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Ministers pledge full support as abuse inquiry starts

Ministers pledge full support as abuse inquiry starts

Thursday 24 July 2014

Ministers pledge full support as abuse inquiry starts


A compensation scheme for victims of child abuse in Jersey care homes has paid out more than £1.75 million to more than 100 people, the Independent Jersey Care Inquiry has been told in its opening hearing, as ministers have pledged their full support.

Ministers and States departments have already handed over tens of thousands of pages of documents stretching back all the way to the Occupation, according to the lawyer representing the States.

Advocate Beverley Lacey, of Lacey Advocates - who represents the Chief Minister, the Health Minister and the Education Minister in the inquiry - gave an introductory speech yesterday outlining the steps taken so far, reporting that 132 claims had been made to the compensation scheme.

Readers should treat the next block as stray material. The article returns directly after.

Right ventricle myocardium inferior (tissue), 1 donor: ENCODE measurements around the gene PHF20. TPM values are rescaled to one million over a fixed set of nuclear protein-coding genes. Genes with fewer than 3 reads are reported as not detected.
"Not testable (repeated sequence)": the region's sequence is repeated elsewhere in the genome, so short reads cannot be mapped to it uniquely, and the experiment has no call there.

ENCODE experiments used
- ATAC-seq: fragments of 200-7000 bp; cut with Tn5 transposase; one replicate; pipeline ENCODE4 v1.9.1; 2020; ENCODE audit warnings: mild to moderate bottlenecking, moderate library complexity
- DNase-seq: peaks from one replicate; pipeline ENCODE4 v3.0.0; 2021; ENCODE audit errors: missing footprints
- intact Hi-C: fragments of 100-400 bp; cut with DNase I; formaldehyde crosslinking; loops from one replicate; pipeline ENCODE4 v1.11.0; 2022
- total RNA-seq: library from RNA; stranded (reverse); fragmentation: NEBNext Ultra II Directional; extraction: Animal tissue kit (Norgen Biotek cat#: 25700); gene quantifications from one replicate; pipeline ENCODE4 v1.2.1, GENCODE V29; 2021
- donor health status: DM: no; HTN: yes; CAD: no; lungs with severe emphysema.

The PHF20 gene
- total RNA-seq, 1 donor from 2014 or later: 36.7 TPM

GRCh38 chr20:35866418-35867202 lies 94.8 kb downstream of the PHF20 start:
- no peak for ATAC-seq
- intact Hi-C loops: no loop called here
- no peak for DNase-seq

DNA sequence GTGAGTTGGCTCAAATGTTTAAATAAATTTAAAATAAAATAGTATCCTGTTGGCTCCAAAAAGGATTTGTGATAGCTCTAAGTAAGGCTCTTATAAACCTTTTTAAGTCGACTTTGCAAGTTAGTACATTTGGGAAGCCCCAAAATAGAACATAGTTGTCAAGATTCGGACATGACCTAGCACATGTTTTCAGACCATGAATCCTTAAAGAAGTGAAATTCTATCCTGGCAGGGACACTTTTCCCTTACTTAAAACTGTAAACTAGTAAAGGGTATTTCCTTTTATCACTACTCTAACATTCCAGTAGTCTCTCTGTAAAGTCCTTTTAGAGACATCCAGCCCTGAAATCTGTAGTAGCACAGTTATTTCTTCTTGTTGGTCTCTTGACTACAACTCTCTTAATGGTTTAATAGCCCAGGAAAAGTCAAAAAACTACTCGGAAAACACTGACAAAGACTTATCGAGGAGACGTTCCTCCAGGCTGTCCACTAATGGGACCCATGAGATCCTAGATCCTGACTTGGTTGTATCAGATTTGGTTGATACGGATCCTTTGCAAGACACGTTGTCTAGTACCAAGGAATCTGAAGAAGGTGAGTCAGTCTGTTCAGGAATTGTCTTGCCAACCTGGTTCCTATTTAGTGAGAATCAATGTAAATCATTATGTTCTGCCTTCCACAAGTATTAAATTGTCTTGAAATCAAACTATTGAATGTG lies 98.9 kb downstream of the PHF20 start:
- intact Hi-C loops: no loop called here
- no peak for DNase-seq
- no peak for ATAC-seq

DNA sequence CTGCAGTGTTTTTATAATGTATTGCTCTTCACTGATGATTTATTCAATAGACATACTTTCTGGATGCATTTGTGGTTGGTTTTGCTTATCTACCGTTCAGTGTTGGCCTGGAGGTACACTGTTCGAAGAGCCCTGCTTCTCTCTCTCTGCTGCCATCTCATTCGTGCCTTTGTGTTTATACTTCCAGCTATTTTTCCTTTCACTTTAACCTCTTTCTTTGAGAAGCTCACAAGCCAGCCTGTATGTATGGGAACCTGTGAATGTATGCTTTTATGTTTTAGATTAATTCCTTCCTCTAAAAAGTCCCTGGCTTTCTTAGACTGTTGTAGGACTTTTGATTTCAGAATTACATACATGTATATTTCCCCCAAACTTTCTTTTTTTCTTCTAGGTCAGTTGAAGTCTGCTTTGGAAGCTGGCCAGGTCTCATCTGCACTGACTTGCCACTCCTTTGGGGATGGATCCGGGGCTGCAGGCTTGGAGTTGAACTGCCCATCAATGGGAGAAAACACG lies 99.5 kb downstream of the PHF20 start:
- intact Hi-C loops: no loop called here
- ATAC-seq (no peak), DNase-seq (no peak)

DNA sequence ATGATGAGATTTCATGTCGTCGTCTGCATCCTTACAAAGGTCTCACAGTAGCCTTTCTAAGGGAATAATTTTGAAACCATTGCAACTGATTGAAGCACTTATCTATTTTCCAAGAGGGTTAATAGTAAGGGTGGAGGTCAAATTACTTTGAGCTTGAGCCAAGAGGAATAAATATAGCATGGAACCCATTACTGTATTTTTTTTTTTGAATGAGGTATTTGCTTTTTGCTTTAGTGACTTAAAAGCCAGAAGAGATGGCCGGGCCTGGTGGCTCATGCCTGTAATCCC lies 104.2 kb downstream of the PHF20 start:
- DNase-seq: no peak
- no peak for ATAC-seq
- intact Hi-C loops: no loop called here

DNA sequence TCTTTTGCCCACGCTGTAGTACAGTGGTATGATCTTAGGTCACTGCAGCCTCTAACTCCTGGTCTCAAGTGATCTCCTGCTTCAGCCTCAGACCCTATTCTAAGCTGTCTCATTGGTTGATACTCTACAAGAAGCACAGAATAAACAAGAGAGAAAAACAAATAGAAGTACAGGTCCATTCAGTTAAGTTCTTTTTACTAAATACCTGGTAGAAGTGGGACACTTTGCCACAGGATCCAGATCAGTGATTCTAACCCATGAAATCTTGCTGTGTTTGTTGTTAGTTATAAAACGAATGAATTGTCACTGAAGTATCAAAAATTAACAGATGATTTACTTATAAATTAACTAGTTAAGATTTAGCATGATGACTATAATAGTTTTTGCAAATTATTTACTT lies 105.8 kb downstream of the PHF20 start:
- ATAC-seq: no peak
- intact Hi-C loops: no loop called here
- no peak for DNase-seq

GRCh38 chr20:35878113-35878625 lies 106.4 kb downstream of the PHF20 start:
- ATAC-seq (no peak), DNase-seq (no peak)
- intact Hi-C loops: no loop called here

She told the inquiry: “As at today, 85% of all claims have been resolved, with the remainder progressing towards resolution as soon as possible this year.

“Currently, over £1.75m has been awarded in financial compensation to the victims.  Many victims have also, in addition, accepted the offers of treatment and counselling made available by the States of Jersey under the Scheme. 

“Throughout the creation and operation of the Historic Abuse Redress Scheme, the Council of Ministers always fully recognised that no amount of money can possibly make up for any abuse suffered during a person’s childhood and the impact that has inevitably had on a victim’s life ever since. 

“It is, however, genuinely hoped that the then Chief Minister’s sincere apology issued in 2012, as repeated on behalf of my Ministers today, and the financial payments made under the Historic Abuse Redress Scheme, will go some way in confirming and extending the States of Jersey compassion towards the victims of historic abuse.”

On average, the claimants have received something in the region of £15,500 each.

Hearings resume at 10.30 am on Tuesday 29 July.

The £6 million inquiry into abuse in Island care homes from 1945 right up to the present day – set up with wide-ranging powers to demand documents and force witnesses to give evidence – was set up by the States after Chief Minister Ian Gorst decided to reverse the decision of the previous set of ministers, who didn’t want an inquiry to be held.

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